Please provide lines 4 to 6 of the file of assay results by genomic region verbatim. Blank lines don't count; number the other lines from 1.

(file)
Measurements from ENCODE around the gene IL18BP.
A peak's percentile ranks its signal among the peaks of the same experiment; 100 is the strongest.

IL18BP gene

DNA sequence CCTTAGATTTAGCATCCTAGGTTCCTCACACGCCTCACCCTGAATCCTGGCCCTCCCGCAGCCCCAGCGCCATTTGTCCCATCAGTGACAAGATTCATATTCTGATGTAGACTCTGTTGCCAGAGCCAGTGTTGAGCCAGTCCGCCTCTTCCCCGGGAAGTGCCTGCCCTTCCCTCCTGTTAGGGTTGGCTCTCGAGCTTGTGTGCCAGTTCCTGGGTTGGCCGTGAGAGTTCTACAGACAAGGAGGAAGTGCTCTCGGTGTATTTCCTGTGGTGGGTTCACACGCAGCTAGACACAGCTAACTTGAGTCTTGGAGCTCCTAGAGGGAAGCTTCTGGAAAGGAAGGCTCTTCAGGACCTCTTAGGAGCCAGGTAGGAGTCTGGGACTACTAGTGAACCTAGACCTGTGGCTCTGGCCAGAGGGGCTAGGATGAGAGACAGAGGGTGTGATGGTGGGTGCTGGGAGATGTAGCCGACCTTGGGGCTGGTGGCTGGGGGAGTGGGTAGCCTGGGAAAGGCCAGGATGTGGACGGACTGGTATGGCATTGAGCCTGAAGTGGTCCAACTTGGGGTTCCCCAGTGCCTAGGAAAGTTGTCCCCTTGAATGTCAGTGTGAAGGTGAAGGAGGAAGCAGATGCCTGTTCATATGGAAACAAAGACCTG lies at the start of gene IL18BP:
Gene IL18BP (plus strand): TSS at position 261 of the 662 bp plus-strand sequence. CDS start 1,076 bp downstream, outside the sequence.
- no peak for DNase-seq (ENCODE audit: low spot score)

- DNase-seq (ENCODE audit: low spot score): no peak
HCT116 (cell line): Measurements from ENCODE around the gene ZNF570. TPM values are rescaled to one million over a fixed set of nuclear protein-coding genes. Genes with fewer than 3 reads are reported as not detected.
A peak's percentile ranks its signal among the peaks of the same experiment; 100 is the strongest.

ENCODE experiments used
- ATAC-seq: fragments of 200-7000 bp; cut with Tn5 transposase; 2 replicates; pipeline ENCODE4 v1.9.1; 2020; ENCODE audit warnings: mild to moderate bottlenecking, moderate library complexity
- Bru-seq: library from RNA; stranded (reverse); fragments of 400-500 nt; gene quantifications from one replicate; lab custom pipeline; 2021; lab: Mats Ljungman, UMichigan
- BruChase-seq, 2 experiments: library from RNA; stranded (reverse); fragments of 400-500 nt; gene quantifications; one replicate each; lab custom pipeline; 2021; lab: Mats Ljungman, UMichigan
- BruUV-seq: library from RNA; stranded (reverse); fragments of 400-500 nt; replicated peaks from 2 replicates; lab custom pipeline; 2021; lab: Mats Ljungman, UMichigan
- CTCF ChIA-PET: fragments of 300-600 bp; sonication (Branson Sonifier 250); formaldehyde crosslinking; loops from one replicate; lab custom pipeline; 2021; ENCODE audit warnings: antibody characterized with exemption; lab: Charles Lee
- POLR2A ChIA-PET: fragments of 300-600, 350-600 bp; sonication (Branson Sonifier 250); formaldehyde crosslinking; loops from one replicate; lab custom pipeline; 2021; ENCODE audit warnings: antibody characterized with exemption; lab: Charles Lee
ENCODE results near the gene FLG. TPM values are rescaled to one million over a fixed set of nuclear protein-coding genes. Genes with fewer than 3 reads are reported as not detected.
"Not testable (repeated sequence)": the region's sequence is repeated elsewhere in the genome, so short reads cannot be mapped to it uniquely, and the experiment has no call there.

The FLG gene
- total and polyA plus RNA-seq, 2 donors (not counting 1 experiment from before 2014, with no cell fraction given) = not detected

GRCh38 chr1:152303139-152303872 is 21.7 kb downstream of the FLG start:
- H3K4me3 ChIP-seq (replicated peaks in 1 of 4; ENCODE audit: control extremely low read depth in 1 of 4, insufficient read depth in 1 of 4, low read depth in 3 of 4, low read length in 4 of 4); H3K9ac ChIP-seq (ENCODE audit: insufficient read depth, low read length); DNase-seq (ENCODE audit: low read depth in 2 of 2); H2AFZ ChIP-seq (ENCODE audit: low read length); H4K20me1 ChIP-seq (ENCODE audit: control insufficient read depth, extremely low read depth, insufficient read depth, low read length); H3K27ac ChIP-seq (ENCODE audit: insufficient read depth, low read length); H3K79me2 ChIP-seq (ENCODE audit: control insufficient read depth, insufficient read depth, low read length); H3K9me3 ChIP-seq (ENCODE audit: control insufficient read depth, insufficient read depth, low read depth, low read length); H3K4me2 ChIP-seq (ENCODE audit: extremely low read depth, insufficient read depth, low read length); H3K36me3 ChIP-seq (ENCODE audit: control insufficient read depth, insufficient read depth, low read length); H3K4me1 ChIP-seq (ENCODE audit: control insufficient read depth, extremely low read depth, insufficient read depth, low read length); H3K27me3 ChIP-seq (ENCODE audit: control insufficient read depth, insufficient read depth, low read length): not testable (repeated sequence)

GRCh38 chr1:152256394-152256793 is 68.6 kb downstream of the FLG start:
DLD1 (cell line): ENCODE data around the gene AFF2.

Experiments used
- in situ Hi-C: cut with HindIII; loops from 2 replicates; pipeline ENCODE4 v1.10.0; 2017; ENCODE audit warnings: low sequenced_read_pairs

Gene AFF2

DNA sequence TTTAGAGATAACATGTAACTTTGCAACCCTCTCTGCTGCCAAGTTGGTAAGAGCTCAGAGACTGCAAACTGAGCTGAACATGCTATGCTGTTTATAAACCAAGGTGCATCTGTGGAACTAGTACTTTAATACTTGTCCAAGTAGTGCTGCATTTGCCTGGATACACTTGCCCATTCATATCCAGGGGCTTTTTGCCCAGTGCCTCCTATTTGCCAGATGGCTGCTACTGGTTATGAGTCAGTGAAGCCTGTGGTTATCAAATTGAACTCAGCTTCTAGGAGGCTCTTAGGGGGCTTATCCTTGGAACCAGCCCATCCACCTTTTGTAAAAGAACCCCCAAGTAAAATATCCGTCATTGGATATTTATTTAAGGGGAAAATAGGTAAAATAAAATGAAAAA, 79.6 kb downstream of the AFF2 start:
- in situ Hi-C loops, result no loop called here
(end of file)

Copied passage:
DNA sequence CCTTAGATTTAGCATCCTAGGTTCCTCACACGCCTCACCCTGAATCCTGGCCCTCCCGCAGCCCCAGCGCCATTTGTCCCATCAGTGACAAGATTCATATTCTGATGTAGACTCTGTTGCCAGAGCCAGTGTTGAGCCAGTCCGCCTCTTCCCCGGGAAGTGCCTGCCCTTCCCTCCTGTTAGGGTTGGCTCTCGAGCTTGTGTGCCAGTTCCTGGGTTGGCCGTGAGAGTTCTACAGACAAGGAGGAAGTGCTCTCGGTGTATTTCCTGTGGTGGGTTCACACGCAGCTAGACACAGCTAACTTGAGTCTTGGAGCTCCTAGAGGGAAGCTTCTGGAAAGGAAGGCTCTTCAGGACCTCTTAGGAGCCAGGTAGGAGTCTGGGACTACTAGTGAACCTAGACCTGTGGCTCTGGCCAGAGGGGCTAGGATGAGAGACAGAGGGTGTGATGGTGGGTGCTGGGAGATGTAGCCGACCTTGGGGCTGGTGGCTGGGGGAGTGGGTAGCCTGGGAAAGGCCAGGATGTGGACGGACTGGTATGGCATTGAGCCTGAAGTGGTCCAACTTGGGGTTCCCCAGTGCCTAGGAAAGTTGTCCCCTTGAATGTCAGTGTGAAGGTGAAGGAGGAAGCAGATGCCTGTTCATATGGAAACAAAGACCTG lies at the start of gene IL18BP:
Gene IL18BP (plus strand): TSS at position 261 of the 662 bp plus-strand sequence. CDS start 1,076 bp downstream, outside the sequence.
- no peak for DNase-seq (ENCODE audit: low spot score)